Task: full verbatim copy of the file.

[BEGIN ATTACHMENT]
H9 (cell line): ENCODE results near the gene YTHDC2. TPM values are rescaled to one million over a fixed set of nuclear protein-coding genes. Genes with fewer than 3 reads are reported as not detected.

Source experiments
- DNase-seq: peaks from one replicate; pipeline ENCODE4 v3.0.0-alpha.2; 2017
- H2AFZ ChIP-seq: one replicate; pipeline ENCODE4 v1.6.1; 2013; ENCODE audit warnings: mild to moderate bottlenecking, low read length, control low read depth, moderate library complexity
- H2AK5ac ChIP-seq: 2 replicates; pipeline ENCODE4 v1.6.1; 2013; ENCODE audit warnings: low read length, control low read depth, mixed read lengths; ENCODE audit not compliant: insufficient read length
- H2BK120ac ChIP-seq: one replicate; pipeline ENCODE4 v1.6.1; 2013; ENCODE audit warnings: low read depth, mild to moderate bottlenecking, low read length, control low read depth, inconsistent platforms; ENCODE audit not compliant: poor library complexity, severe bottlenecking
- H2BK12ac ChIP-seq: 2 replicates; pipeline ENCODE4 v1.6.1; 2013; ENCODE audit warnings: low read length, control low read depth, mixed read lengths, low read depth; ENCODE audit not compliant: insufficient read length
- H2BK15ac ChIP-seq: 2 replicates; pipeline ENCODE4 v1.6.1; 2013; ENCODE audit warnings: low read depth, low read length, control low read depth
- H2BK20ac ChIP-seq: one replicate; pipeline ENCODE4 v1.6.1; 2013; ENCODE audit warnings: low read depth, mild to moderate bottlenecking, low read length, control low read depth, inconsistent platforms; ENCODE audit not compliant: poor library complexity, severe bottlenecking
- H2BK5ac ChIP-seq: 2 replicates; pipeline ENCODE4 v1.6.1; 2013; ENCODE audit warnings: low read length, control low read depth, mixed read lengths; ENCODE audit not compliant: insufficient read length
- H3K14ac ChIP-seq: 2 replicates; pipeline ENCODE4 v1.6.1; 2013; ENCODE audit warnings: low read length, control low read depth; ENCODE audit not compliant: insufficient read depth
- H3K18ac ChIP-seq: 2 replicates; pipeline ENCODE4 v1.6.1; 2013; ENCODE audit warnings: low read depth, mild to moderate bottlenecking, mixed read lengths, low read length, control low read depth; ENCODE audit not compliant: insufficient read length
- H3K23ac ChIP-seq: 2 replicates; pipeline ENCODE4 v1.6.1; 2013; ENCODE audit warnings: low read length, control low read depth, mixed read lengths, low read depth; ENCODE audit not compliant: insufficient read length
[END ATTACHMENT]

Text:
H9 (cell line): ENCODE results near the gene YTHDC2. TPM values are rescaled to one million over a fixed set of nuclear protein-coding genes. Genes with fewer than 3 reads are reported as not detected.

Source experiments
- DNase-seq: peaks from one replicate; pipeline ENCODE4 v3.0.0-alpha.2; 2017
- H2AFZ ChIP-seq: one replicate; pipeline ENCODE4 v1.6.1; 2013; ENCODE audit warnings: mild to moderate bottlenecking, low read length, control low read depth, moderate library complexity
- H2AK5ac ChIP-seq: 2 replicates; pipeline ENCODE4 v1.6.1; 2013; ENCODE audit warnings: low read length, control low read depth, mixed read lengths; ENCODE audit not compliant: insufficient read length
- H2BK120ac ChIP-seq: one replicate; pipeline ENCODE4 v1.6.1; 2013; ENCODE audit warnings: low read depth, mild to moderate bottlenecking, low read length, control low read depth, inconsistent platforms; ENCODE audit not compliant: poor library complexity, severe bottlenecking
- H2BK12ac ChIP-seq: 2 replicates; pipeline ENCODE4 v1.6.1; 2013; ENCODE audit warnings: low read length, control low read depth, mixed read lengths, low read depth; ENCODE audit not compliant: insufficient read length
- H2BK15ac ChIP-seq: 2 replicates; pipeline ENCODE4 v1.6.1; 2013; ENCODE audit warnings: low read depth, low read length, control low read depth
- H2BK20ac ChIP-seq: one replicate; pipeline ENCODE4 v1.6.1; 2013; ENCODE audit warnings: low read depth, mild to moderate bottlenecking, low read length, control low read depth, inconsistent platforms; ENCODE audit not compliant: poor library complexity, severe bottlenecking
- H2BK5ac ChIP-seq: 2 replicates; pipeline ENCODE4 v1.6.1; 2013; ENCODE audit warnings: low read length, control low read depth, mixed read lengths; ENCODE audit not compliant: insufficient read length
- H3K14ac ChIP-seq: 2 replicates; pipeline ENCODE4 v1.6.1; 2013; ENCODE audit warnings: low read length, control low read depth; ENCODE audit not compliant: insufficient read depth
- H3K18ac ChIP-seq: 2 replicates; pipeline ENCODE4 v1.6.1; 2013; ENCODE audit warnings: low read depth, mild to moderate bottlenecking, mixed read lengths, low read length, control low read depth; ENCODE audit not compliant: insufficient read length
- H3K23ac ChIP-seq: 2 replicates; pipeline ENCODE4 v1.6.1; 2013; ENCODE audit warnings: low read length, control low read depth, mixed read lengths, low read depth; ENCODE audit not compliant: insufficient read length